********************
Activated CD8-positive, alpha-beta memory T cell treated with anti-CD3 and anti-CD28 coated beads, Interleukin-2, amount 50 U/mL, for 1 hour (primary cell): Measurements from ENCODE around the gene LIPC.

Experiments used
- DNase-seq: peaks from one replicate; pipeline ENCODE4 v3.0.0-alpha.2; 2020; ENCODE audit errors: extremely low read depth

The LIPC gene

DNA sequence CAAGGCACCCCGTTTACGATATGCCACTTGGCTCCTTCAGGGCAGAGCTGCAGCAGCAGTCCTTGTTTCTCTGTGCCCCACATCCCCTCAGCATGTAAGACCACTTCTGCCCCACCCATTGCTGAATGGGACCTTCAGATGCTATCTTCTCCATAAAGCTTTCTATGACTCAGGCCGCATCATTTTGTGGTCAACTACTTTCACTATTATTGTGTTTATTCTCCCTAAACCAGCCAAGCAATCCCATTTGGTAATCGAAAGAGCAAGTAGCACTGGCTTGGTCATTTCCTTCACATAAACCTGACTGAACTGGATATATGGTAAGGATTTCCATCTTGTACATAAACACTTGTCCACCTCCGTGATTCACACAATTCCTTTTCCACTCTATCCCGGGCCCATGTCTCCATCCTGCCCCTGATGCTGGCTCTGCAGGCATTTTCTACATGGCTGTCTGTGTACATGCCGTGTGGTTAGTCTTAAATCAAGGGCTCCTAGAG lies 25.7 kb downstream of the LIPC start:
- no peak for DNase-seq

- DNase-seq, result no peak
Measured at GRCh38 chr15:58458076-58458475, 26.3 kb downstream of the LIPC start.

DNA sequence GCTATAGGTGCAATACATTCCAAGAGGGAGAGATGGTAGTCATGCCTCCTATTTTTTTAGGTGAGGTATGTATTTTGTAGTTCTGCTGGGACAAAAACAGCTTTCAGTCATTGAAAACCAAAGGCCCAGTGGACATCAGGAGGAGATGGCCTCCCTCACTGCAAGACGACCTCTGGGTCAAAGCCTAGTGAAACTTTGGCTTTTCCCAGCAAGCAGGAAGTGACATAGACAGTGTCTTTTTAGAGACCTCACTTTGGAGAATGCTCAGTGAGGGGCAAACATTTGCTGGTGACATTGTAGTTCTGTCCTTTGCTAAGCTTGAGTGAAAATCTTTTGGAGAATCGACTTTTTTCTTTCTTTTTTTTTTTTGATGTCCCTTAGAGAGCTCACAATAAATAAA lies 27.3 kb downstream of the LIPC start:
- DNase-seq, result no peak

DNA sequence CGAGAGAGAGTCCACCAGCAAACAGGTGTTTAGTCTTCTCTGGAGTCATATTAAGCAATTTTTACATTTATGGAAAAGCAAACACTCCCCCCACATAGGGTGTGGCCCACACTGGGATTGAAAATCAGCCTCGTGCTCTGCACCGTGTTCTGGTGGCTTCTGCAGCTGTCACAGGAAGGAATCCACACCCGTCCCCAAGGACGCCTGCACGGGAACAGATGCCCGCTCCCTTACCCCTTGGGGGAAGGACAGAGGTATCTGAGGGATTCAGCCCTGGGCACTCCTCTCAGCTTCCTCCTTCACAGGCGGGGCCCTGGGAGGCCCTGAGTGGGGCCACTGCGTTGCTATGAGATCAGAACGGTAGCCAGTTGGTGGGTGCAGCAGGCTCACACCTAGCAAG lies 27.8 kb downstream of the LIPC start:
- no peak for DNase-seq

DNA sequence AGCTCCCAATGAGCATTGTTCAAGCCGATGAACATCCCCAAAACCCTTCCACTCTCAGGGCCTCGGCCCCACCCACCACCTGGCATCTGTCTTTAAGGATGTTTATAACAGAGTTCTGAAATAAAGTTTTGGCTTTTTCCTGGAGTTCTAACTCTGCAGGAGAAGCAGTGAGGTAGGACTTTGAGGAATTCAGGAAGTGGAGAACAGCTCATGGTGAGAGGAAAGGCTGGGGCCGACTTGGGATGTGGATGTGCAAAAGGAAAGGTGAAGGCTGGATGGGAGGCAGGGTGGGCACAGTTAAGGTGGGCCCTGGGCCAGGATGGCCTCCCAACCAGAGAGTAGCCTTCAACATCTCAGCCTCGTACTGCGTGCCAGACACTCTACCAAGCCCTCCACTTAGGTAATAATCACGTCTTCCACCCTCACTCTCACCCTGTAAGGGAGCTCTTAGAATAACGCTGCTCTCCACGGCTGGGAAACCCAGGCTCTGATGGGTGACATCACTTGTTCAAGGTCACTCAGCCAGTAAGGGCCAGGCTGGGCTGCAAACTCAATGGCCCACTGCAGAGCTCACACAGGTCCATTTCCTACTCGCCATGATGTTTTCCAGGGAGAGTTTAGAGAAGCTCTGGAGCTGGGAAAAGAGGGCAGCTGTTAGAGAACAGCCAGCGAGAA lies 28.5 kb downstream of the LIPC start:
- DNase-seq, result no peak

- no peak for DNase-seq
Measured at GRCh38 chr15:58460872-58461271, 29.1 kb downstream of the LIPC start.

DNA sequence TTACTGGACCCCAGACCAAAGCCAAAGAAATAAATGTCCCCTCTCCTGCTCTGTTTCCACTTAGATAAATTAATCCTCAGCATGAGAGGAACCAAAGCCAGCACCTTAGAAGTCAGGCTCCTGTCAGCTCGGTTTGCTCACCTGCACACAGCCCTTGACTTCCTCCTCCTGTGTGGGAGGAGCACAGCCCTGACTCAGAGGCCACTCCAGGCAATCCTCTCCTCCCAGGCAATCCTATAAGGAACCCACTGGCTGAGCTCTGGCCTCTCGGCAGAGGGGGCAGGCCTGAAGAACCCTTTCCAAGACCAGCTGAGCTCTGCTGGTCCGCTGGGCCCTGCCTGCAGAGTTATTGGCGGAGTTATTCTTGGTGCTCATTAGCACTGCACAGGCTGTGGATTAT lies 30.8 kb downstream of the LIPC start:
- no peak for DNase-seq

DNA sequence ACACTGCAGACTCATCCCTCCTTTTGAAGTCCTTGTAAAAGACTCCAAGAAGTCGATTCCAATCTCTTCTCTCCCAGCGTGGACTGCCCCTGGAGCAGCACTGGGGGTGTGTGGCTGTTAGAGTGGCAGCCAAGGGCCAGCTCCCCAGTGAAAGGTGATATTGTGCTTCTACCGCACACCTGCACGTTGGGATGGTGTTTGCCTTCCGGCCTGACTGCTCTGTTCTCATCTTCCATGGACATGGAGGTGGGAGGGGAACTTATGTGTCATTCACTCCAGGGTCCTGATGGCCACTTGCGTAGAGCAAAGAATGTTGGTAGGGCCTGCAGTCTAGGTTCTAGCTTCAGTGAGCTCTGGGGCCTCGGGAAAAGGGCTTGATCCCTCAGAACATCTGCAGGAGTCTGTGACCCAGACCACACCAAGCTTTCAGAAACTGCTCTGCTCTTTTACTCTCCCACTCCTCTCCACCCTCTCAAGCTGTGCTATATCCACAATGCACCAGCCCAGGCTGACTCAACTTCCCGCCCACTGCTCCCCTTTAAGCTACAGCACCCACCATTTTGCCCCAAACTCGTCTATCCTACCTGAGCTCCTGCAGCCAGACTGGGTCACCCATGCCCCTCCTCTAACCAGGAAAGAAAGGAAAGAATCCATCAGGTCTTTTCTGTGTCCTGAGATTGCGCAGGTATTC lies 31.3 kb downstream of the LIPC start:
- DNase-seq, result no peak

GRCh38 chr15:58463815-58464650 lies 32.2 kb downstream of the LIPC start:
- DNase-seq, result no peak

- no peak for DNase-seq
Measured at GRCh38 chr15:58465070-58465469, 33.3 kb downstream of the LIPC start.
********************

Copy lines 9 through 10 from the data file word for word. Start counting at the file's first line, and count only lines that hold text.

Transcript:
DNA sequence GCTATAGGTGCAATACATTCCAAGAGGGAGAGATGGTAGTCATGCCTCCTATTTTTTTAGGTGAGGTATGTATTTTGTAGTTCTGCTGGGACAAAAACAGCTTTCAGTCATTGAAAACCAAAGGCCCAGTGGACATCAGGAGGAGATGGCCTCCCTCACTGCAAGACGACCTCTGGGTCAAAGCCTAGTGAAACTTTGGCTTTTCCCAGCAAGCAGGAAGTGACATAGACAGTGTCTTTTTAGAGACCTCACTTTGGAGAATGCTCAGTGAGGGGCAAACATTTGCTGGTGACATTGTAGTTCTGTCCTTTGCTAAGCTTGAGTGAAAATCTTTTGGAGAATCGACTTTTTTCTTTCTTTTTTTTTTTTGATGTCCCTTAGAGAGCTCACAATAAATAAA lies 27.3 kb downstream of the LIPC start:
- DNase-seq, result no peak